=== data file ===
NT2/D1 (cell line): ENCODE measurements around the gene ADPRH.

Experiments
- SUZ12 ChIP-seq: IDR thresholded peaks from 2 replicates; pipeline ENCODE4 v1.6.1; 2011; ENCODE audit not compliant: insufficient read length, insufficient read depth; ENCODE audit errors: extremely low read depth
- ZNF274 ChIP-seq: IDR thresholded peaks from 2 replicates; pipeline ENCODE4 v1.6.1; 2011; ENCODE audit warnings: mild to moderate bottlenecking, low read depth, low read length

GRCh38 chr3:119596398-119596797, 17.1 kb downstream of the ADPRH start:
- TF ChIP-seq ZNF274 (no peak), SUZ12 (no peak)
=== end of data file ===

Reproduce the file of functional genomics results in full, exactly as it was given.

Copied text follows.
NT2/D1 (cell line): ENCODE measurements around the gene ADPRH.

Experiments
- SUZ12 ChIP-seq: IDR thresholded peaks from 2 replicates; pipeline ENCODE4 v1.6.1; 2011; ENCODE audit not compliant: insufficient read length, insufficient read depth; ENCODE audit errors: extremely low read depth
- ZNF274 ChIP-seq: IDR thresholded peaks from 2 replicates; pipeline ENCODE4 v1.6.1; 2011; ENCODE audit warnings: mild to moderate bottlenecking, low read depth, low read length

GRCh38 chr3:119596398-119596797, 17.1 kb downstream of the ADPRH start:
- TF ChIP-seq ZNF274 (no peak), SUZ12 (no peak)